Figure 4

KAT trial timeline. Note: This figure shows the percentage of patients having total knee replacement, who also have a code for resurfacing the patella, along with events potentially influencing implementation of evidence-based findings from the KAT trials. The blue line shows data reported in the Hospital Episodes Statistic database and the purple line shows data reported in the National Joint Registry (NJR). Data from the NJR are only published annually, so the true quarterly line may not be as smooth as is shown. KAT, Knee Arthroplasty Trial; NICE, National Institute for Health and Care Excellence.

Figure 5

REACTIVE and CLaSS trials timelines. Note: This figure shows the percentage of varicose vein procedures undertaken in hospital (either inpatient or outpatient settings) by the type of procedure, along with events potentially influencing implementation of evidence-based findings from the REACTIV and CLaSS trials. CLaSS, Comparison of LAser, Surgery and foam Sclerotherapy; HTA, Health Technology Assessment; REACTIV, Randomised and Economic Assessment of Conservative and Therapeutic Interventions for Varicose Veins.

Participant characteristics

The 25 interview participant characteristics are summarised in table 1. The job titles of other stakeholders were not predefined; this category included dietician, speech and language therapist, radiologist, gastroenterologist and general practitioner. Four general practitioners contributed insights across multiple trials, and one participant took part in an interview about EVAR (as a surgeon) and varicose veins (as an author); for this reason, the number of participants provided in the total column does not equal the total number of interviews. The participants had a median of 20 years (5–44 years) of work experience.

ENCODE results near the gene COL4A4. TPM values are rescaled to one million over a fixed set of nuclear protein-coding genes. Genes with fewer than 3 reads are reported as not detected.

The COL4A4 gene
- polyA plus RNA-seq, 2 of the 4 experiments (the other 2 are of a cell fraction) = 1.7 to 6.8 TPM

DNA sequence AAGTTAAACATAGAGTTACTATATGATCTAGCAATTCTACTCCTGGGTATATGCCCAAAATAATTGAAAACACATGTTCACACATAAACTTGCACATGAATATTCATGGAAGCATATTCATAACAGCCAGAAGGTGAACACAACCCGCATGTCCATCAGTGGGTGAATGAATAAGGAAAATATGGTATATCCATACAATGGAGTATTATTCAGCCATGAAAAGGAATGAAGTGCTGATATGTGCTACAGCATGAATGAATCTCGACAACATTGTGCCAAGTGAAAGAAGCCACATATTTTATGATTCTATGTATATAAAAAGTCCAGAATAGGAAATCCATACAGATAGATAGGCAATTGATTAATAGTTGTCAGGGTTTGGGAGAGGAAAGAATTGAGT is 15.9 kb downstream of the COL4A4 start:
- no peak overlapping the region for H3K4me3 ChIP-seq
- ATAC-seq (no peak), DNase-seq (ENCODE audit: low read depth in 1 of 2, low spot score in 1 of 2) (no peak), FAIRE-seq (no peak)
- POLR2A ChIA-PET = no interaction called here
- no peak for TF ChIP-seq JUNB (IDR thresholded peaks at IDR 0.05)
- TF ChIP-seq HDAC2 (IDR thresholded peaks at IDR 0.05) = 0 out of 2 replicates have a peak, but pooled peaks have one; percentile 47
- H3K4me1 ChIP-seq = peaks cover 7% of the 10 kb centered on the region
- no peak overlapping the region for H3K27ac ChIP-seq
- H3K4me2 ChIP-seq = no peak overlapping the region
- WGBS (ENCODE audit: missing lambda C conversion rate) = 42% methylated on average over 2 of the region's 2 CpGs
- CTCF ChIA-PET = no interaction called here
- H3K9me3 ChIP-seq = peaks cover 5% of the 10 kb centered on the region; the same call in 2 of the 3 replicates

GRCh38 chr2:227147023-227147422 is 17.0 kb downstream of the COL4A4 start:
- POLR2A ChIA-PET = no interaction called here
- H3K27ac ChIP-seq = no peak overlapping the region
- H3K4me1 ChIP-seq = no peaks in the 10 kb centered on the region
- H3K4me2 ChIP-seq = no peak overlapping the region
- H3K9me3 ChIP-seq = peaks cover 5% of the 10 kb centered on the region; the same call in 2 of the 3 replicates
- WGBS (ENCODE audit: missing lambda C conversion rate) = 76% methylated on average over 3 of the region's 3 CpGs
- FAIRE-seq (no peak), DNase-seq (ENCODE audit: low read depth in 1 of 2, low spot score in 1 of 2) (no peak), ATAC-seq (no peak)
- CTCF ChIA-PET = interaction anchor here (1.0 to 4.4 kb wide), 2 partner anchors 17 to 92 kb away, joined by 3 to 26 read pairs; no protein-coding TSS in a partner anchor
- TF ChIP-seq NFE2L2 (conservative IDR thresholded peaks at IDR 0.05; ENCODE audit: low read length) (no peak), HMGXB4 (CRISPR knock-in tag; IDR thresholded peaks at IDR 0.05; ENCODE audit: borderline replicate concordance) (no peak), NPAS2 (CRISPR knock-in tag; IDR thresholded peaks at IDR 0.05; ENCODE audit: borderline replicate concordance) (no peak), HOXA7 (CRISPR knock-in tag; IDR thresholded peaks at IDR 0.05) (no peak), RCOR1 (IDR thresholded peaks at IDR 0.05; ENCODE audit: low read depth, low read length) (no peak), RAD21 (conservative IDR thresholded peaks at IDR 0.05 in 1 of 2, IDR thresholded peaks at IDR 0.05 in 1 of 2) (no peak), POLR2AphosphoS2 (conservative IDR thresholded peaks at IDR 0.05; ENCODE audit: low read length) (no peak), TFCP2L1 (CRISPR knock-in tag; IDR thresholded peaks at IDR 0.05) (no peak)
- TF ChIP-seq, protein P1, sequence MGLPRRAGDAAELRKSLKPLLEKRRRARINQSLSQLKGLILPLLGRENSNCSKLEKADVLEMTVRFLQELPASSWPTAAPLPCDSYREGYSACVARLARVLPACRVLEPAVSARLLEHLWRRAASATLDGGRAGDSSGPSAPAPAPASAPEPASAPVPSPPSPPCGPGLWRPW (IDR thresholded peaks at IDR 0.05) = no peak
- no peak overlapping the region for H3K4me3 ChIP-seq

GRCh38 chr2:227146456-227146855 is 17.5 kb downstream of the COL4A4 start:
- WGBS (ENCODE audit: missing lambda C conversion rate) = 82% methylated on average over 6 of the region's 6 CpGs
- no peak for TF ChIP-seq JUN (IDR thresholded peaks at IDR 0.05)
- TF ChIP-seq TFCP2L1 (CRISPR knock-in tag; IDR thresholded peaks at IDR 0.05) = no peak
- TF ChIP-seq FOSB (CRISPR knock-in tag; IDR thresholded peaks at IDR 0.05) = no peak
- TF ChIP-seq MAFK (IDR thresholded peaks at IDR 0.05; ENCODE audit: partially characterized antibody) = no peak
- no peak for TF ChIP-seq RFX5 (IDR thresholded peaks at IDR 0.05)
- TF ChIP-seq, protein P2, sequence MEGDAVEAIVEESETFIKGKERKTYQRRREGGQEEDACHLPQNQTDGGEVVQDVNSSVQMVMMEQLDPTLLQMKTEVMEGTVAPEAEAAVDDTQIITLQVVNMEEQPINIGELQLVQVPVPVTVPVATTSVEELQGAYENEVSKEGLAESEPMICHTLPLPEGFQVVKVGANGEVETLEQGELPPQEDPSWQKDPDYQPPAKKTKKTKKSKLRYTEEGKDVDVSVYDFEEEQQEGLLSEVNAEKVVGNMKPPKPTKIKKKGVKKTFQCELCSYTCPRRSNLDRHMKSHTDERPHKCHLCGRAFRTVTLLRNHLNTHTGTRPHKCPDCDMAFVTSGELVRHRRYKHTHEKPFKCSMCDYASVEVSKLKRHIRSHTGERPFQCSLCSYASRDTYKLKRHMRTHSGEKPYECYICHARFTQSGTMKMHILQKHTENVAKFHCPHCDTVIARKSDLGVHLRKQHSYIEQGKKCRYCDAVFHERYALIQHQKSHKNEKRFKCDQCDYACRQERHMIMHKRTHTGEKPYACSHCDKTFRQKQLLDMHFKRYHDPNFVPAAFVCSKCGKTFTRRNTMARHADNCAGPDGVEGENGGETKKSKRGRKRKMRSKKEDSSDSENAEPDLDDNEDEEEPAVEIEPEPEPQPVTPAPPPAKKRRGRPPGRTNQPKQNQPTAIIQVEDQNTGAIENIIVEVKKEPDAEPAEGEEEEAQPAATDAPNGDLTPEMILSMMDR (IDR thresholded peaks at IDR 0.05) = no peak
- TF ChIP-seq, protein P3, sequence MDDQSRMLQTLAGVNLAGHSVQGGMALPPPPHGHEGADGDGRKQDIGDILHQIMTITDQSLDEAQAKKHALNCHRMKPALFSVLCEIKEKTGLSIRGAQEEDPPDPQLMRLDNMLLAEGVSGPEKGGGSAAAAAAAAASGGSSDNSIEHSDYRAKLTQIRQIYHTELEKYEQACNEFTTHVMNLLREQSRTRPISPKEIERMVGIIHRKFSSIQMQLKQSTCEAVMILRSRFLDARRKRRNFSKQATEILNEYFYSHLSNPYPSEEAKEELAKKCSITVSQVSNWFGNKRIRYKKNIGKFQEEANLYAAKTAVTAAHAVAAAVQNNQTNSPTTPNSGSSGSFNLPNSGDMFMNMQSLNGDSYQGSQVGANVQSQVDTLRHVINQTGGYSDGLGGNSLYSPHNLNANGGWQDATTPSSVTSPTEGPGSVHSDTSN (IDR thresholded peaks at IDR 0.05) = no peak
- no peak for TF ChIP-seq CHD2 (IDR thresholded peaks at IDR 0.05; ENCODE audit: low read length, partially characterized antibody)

Table 1

Participant characteristics

Within trial results

Stroke: FOOD trial

The FOOD trial, published in 2005, found that percutaneous endoscopic gastrostomy (PEG) tube feeding was no more effective and caused more negative side effects than NG tube feeding. PEG tube use started to decrease only in 2013 (figure 1). A break was estimated in 2013 (p<0.001, Supremum Wald statistic=127.59), followed by a significant downward trend (beta coefficient: −0.04 (95% CI −0.05 to –0.03) p<0.001).